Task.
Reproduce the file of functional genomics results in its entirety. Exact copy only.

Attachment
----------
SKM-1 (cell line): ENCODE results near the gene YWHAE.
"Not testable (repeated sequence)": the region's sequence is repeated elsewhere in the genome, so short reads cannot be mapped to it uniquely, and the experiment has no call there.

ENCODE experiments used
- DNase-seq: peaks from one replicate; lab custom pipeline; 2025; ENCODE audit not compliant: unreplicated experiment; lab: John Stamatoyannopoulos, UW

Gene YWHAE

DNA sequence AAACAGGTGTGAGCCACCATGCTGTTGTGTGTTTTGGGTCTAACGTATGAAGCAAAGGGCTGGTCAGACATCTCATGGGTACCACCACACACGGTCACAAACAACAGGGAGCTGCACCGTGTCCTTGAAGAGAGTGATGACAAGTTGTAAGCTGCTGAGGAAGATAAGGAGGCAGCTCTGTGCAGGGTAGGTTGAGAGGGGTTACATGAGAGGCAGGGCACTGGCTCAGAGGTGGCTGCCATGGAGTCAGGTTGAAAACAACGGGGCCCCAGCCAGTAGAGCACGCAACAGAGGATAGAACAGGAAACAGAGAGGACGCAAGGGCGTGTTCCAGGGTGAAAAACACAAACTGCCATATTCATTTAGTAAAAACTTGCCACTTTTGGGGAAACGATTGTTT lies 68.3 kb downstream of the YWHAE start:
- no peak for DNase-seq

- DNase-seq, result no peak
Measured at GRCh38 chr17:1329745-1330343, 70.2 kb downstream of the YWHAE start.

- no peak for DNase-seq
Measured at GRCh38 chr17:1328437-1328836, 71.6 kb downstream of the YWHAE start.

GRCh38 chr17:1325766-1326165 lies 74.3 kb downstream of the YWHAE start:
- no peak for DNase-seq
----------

SKM-1 (cell line): ENCODE results near the gene YWHAE.
"Not testable (repeated sequence)": the region's sequence is repeated elsewhere in the genome, so short reads cannot be mapped to it uniquely, and the experiment has no call there.

ENCODE experiments used
- DNase-seq: peaks from one replicate; lab custom pipeline; 2025; ENCODE audit not compliant: unreplicated experiment; lab: John Stamatoyannopoulos, UW

Gene YWHAE

DNA sequence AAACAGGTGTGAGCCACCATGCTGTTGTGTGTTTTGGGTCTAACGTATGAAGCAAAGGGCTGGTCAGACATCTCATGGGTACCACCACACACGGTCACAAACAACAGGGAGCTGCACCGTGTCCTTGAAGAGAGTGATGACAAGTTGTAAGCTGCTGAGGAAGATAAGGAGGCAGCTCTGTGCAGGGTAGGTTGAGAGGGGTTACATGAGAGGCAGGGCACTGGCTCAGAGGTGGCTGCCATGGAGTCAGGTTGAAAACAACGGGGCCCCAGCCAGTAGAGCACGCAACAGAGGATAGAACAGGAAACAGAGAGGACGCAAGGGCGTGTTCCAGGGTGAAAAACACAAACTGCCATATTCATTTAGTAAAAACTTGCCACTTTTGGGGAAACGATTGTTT lies 68.3 kb downstream of the YWHAE start:
- no peak for DNase-seq

- DNase-seq, result no peak
Measured at GRCh38 chr17:1329745-1330343, 70.2 kb downstream of the YWHAE start.

- no peak for DNase-seq
Measured at GRCh38 chr17:1328437-1328836, 71.6 kb downstream of the YWHAE start.

GRCh38 chr17:1325766-1326165 lies 74.3 kb downstream of the YWHAE start:
- no peak for DNase-seq